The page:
Published: March 12th 2008February 29th 2008
So, there have been some changes since I have been back in Ayacucho after my ‘big’ trip. Primarily, I no longer work at the orphanage. After three months I still wasn’t feeling very happy or fulfilled by my work there so I decided that the best thing for me was to do was to do something else. Now I teach English at a language school (located at Centro San Cristóbal) three times a week and at a community college once a week. I settled into my teaching work quite quickly and I rather enjoy it. I still live in Vista Alegre so now I commute (lol) to work. On the days that I am not teaching I attend French classes at the same language school. I figured I currently have the time, the motivation, and the energy, so why not?! I also took some private Quechua (indigenous language of the Andes) classes to see what the language was all about. I’m a linguist, after all :p
What all this means is that my only day ‘off’ is Sunday, the evening of which I again spend downtown (more precisely Centro San Cristóbal) because that’s when they screen movies (remember, Ayacucho doesn’t
have a regular cinema, although it does have an xxx cinema, figure that!). They recently showed Casablanca, Gone With the Wind (yay!), and two Peruvian movies. This month is dedicated to Jack Nicholson so it’s Chinatown in a couple of days.
The two most important events that occurred in February was the carnaval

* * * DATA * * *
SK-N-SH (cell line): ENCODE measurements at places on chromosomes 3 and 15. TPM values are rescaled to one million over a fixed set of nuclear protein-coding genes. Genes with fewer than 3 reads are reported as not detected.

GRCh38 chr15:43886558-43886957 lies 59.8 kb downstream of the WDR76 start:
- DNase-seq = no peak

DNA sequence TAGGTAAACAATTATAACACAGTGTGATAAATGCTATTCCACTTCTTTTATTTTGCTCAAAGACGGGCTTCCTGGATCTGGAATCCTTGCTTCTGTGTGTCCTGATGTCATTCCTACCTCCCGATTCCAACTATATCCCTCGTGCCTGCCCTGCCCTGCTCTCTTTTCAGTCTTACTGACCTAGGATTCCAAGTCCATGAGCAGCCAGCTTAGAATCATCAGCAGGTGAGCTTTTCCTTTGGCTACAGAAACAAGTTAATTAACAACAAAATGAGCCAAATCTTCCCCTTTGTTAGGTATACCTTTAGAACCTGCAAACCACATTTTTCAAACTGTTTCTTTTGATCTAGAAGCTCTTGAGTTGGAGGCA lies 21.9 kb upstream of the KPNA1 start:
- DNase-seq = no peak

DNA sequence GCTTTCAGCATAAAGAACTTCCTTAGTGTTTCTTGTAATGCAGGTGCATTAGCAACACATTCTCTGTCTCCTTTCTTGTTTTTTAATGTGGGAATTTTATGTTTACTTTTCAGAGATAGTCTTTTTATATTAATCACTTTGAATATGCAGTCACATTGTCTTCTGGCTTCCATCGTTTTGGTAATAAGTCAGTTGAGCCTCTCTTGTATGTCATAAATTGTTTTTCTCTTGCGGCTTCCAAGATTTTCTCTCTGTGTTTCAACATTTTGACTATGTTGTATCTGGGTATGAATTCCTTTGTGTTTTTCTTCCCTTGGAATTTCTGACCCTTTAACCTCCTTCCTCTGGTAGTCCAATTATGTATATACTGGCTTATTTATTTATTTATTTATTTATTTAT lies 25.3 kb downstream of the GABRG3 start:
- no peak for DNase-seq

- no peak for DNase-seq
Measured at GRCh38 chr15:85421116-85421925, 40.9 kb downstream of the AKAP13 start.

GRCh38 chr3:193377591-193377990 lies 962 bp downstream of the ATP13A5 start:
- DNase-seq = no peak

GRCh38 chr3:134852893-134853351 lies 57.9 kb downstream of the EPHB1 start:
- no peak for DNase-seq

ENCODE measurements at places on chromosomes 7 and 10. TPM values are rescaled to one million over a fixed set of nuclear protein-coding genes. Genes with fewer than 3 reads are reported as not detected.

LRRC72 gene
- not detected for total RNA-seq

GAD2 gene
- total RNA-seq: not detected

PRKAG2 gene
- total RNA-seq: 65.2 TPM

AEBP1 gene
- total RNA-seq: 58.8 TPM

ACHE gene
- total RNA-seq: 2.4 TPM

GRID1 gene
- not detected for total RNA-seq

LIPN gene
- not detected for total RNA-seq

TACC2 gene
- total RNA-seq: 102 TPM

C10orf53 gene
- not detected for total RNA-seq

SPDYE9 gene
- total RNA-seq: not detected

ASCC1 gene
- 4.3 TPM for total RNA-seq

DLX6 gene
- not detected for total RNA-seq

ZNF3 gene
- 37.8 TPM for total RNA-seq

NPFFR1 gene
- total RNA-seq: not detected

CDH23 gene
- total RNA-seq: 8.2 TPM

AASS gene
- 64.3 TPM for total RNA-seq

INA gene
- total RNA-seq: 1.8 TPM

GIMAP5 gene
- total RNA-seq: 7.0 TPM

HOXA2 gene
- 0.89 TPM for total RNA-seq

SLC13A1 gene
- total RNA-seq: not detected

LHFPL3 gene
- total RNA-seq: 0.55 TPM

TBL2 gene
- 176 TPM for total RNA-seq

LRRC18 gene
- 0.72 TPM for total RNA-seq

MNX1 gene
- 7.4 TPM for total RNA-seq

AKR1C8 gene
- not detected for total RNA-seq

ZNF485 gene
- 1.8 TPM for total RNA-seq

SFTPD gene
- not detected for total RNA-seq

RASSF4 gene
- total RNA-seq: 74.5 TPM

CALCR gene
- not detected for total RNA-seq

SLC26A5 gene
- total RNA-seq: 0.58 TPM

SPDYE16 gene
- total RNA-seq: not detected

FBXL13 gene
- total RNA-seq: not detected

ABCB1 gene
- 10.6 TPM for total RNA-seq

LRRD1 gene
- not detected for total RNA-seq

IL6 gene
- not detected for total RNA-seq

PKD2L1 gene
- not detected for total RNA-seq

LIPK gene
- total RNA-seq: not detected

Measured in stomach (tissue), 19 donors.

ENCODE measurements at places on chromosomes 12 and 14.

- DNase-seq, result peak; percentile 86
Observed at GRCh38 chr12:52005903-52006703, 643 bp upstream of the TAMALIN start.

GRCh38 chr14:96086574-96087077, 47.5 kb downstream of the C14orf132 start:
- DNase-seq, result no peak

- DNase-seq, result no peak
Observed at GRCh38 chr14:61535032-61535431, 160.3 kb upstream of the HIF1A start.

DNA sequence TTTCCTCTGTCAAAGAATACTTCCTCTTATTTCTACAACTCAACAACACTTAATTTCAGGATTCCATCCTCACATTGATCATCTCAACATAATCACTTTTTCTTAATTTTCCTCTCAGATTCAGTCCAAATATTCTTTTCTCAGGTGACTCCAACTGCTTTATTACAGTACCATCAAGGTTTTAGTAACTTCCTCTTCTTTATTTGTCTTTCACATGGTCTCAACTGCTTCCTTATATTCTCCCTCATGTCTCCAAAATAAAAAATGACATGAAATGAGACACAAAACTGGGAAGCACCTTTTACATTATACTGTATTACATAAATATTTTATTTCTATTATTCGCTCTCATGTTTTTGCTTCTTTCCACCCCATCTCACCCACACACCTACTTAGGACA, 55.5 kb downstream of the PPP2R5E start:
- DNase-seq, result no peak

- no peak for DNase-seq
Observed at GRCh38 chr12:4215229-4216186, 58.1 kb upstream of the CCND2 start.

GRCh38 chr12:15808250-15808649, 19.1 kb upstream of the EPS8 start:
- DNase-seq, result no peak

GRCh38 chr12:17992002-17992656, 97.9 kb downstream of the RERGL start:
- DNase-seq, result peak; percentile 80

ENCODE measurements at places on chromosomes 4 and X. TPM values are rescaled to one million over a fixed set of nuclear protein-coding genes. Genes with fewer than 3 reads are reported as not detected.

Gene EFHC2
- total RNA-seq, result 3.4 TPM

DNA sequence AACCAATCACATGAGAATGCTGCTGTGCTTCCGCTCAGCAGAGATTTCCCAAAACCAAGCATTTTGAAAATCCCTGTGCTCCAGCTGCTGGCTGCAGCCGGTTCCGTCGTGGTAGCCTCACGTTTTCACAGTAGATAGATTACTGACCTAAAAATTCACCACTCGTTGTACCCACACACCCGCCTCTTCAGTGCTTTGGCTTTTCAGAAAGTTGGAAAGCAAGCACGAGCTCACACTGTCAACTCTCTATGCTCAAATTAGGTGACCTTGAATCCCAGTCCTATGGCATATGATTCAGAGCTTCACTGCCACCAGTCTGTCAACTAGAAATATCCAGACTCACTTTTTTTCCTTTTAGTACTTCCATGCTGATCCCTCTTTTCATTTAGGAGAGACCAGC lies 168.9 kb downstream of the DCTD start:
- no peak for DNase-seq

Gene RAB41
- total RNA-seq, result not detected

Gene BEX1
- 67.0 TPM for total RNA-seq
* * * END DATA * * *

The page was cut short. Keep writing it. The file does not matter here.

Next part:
(carnival) and the paro
Celebrated for a full week prior to the beginning of Lent (40 days before Easter Sunday), carnaval
lets a variety of (traditional!) dancing groups show their moves as they prance through the Plaza de Armas, which is closed off for traffic for the week. Prior to the carnaval
celebration, there is also a traditional dancing competition for the entire province of Ayacucho, with over 50 groups participating in a contest that lasts a whole afternoon. We watched some of the groups practice outside the arena in their costumes and that was quite interesting. There were so many people, though.
Anyway, back to the carnaval
. The main events occur in the late afternoons, as people squish together around the Plaza’s arches to watch the parades. Needless to say, getting around the city center during that week (I still
Tocando, cantando y bailando
Playing, singing and dancing, all in one!
had to work!) meant taking many detours. The bus lines also ran modified routes.
While having dessert at La Miel, one of Ayacucho’s hotspots, the closest thing to a café that you’ll find here, located smack on the Plaza de Armas, the Belgians and I were lucky enough to be invited by a local to his balcony overlooking the square, from where we could observe all the dancing without actually being in the midst of it all. That was a very nice experience and allowed us to get some good photos (as attached).
Another interesting note about carnaval